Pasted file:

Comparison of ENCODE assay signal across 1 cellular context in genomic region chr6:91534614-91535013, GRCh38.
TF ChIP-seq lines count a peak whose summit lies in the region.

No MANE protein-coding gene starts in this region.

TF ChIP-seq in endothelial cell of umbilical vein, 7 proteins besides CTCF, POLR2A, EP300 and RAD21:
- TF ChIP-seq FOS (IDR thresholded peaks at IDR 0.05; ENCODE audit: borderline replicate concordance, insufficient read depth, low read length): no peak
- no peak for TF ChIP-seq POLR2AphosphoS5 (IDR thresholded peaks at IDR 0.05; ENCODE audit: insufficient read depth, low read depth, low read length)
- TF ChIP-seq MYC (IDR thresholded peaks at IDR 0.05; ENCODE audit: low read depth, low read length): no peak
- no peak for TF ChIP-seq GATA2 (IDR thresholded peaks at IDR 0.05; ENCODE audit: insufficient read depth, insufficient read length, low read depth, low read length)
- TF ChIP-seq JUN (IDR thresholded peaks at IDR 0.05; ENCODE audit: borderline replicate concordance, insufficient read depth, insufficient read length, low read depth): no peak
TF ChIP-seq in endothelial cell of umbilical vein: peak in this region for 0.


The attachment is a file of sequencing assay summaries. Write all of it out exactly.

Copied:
Comparison of ENCODE assay signal across 1 cellular context in genomic region chr6:91534614-91535013, GRCh38.
TF ChIP-seq lines count a peak whose summit lies in the region.

No MANE protein-coding gene starts in this region.

TF ChIP-seq in endothelial cell of umbilical vein, 7 proteins besides CTCF, POLR2A, EP300 and RAD21:
- TF ChIP-seq FOS (IDR thresholded peaks at IDR 0.05; ENCODE audit: borderline replicate concordance, insufficient read depth, low read length): no peak
- no peak for TF ChIP-seq POLR2AphosphoS5 (IDR thresholded peaks at IDR 0.05; ENCODE audit: insufficient read depth, low read depth, low read length)
- TF ChIP-seq MYC (IDR thresholded peaks at IDR 0.05; ENCODE audit: low read depth, low read length): no peak
- no peak for TF ChIP-seq GATA2 (IDR thresholded peaks at IDR 0.05; ENCODE audit: insufficient read depth, insufficient read length, low read depth, low read length)
- TF ChIP-seq JUN (IDR thresholded peaks at IDR 0.05; ENCODE audit: borderline replicate concordance, insufficient read depth, insufficient read length, low read depth): no peak
TF ChIP-seq in endothelial cell of umbilical vein: peak in this region for 0.